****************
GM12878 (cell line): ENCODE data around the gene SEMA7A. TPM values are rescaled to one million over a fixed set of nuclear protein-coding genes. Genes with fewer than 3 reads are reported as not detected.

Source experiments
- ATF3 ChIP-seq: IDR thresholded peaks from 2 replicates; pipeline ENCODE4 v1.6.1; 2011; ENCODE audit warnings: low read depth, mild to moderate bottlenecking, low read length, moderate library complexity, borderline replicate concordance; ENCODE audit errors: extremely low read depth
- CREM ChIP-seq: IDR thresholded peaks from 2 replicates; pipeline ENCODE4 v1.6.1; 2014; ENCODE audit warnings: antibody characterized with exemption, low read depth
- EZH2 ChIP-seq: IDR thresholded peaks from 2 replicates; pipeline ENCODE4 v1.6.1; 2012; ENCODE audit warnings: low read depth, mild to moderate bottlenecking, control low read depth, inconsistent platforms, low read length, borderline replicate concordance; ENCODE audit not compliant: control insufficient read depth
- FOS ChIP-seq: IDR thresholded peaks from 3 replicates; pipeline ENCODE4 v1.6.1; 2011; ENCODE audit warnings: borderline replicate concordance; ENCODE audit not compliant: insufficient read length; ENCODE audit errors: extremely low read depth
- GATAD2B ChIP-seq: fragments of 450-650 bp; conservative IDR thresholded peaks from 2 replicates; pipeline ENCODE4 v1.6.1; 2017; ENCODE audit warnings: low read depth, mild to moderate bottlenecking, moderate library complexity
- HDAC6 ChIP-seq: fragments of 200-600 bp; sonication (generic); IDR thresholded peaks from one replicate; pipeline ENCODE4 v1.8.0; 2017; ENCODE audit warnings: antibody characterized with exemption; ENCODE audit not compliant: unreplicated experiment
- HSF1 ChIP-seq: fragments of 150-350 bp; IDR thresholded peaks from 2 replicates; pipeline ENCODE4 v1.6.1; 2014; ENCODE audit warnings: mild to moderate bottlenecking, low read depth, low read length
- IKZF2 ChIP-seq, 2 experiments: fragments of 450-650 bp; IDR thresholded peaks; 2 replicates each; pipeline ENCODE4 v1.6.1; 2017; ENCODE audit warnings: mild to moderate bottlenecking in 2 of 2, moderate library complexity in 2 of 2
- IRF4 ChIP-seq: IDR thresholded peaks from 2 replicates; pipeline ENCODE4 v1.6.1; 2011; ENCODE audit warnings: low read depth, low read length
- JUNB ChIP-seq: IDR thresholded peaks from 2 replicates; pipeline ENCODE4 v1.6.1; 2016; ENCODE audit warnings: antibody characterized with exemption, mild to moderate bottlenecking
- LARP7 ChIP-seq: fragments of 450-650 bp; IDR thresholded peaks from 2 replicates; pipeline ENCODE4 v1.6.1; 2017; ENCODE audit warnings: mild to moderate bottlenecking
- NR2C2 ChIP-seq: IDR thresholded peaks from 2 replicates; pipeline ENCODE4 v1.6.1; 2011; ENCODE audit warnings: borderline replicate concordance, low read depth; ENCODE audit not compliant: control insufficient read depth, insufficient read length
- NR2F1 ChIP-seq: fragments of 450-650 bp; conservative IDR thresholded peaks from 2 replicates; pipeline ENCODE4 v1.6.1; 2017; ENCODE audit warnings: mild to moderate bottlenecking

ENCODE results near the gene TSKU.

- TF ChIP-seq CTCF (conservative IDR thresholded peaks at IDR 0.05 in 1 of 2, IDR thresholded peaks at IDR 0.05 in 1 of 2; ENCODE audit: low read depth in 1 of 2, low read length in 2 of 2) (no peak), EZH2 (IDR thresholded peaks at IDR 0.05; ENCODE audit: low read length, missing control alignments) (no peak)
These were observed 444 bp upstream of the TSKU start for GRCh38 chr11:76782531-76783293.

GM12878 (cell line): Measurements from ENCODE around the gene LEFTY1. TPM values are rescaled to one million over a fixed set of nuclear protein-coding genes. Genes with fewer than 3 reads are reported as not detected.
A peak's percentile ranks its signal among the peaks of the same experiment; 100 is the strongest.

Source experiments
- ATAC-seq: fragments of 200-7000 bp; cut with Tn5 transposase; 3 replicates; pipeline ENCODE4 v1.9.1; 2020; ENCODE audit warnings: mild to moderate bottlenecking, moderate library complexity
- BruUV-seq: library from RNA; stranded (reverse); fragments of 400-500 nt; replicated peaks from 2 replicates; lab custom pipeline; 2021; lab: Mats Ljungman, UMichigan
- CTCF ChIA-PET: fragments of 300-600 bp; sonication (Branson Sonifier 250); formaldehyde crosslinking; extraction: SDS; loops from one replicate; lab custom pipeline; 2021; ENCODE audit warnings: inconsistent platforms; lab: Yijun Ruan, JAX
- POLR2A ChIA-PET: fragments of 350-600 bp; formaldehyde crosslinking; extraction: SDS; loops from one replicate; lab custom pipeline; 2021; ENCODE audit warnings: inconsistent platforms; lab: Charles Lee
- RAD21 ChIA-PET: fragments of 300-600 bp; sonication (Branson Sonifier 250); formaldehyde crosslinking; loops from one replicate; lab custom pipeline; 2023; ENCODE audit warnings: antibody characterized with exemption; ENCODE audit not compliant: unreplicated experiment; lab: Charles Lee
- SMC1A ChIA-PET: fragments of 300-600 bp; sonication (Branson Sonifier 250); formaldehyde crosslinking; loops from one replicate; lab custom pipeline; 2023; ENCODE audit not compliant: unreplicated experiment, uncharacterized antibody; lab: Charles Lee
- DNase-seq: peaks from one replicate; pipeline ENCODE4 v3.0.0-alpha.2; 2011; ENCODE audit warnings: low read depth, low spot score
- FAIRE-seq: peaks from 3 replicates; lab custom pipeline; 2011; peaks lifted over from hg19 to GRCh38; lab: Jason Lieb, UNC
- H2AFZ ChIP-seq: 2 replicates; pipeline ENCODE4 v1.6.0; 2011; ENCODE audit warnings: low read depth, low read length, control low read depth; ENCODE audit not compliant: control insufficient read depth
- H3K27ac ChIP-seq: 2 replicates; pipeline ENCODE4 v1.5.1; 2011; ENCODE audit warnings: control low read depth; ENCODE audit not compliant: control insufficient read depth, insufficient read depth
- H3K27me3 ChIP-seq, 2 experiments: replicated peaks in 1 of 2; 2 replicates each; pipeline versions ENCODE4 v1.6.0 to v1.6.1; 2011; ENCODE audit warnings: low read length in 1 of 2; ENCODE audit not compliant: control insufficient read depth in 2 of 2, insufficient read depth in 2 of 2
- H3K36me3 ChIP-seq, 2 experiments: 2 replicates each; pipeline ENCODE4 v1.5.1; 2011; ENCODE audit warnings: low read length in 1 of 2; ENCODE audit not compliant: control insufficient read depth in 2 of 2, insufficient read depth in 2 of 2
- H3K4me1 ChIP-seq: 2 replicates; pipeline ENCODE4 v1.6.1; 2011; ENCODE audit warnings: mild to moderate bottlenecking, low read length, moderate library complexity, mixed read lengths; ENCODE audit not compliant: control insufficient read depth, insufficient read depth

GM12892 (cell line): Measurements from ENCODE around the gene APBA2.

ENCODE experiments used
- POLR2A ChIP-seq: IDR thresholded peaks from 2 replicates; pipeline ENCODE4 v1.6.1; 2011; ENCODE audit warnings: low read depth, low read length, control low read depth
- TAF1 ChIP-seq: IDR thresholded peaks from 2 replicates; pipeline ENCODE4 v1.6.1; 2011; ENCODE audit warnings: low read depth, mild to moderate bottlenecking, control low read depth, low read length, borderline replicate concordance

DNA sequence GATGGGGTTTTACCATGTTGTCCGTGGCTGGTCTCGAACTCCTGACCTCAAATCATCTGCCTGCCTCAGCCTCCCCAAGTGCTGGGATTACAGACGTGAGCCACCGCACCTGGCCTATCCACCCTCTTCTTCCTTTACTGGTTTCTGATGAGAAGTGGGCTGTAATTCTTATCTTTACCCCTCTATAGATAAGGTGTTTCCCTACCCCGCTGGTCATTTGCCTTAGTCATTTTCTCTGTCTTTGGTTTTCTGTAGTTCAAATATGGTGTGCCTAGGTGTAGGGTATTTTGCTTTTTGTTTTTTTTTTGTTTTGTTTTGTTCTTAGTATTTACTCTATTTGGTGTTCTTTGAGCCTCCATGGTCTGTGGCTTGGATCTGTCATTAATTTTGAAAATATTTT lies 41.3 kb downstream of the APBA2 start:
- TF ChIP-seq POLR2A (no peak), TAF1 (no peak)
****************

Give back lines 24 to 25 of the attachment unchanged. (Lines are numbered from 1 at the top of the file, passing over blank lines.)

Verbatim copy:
- CTCF ChIA-PET: fragments of 300-600 bp; sonication (Branson Sonifier 250); formaldehyde crosslinking; extraction: SDS; loops from one replicate; lab custom pipeline; 2021; ENCODE audit warnings: inconsistent platforms; lab: Yijun Ruan, JAX
- POLR2A ChIA-PET: fragments of 350-600 bp; formaldehyde crosslinking; extraction: SDS; loops from one replicate; lab custom pipeline; 2021; ENCODE audit warnings: inconsistent platforms; lab: Charles Lee